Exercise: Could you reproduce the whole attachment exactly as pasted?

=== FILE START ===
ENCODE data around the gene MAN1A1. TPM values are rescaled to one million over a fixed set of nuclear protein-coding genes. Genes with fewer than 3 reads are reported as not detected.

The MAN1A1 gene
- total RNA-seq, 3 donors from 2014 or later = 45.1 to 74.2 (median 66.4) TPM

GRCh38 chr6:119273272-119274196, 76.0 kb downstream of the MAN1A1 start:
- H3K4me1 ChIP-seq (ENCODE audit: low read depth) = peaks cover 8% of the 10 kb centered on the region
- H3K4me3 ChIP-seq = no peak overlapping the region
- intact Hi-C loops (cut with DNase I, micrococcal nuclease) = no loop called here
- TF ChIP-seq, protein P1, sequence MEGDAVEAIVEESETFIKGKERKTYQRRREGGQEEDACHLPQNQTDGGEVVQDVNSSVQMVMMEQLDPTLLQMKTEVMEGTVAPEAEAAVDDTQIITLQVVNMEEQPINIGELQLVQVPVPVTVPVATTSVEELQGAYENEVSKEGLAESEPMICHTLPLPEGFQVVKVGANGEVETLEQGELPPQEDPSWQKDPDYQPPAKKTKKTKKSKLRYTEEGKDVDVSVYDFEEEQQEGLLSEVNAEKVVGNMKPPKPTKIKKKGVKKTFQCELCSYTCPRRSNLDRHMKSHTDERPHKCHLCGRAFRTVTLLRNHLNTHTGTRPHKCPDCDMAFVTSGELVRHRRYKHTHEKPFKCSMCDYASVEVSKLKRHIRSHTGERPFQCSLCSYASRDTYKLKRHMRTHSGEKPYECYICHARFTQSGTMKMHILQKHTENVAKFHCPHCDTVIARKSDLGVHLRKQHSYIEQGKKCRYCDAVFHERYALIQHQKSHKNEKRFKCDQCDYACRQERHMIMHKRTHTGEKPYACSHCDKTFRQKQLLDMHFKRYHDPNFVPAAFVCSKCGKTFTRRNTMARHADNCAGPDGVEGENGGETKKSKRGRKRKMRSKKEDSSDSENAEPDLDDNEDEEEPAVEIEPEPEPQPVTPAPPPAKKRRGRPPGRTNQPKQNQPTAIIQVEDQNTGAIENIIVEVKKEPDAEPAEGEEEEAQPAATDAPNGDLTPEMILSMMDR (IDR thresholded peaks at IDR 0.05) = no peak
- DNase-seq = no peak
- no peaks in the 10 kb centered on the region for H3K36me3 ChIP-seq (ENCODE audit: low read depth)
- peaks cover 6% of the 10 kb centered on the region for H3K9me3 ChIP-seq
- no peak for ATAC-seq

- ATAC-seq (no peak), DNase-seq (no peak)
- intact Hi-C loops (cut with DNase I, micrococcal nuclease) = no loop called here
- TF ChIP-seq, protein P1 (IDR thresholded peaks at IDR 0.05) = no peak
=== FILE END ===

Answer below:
ENCODE data around the gene MAN1A1. TPM values are rescaled to one million over a fixed set of nuclear protein-coding genes. Genes with fewer than 3 reads are reported as not detected.

The MAN1A1 gene
- total RNA-seq, 3 donors from 2014 or later = 45.1 to 74.2 (median 66.4) TPM

GRCh38 chr6:119273272-119274196, 76.0 kb downstream of the MAN1A1 start:
- H3K4me1 ChIP-seq (ENCODE audit: low read depth) = peaks cover 8% of the 10 kb centered on the region
- H3K4me3 ChIP-seq = no peak overlapping the region
- intact Hi-C loops (cut with DNase I, micrococcal nuclease) = no loop called here
- TF ChIP-seq, protein P1, sequence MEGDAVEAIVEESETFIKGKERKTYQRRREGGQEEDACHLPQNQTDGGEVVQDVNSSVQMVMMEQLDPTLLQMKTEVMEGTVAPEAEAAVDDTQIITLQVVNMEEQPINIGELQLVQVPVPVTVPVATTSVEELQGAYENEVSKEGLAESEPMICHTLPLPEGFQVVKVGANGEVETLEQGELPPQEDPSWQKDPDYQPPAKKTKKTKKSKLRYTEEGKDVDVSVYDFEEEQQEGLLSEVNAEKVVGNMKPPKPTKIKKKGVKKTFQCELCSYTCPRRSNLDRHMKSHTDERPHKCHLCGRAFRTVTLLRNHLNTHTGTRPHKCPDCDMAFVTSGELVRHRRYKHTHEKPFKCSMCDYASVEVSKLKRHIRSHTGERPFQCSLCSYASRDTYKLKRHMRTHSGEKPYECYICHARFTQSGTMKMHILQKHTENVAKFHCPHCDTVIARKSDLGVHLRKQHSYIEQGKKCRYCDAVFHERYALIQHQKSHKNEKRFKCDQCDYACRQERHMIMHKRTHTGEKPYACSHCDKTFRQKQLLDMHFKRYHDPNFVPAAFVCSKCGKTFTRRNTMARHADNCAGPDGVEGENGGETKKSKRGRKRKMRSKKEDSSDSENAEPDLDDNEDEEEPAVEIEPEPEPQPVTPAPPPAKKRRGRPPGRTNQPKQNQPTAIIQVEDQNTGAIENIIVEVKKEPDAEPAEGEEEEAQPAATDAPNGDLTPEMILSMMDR (IDR thresholded peaks at IDR 0.05) = no peak
- DNase-seq = no peak
- no peaks in the 10 kb centered on the region for H3K36me3 ChIP-seq (ENCODE audit: low read depth)
- peaks cover 6% of the 10 kb centered on the region for H3K9me3 ChIP-seq
- no peak for ATAC-seq

- ATAC-seq (no peak), DNase-seq (no peak)
- intact Hi-C loops (cut with DNase I, micrococcal nuclease) = no loop called here
- TF ChIP-seq, protein P1 (IDR thresholded peaks at IDR 0.05) = no peak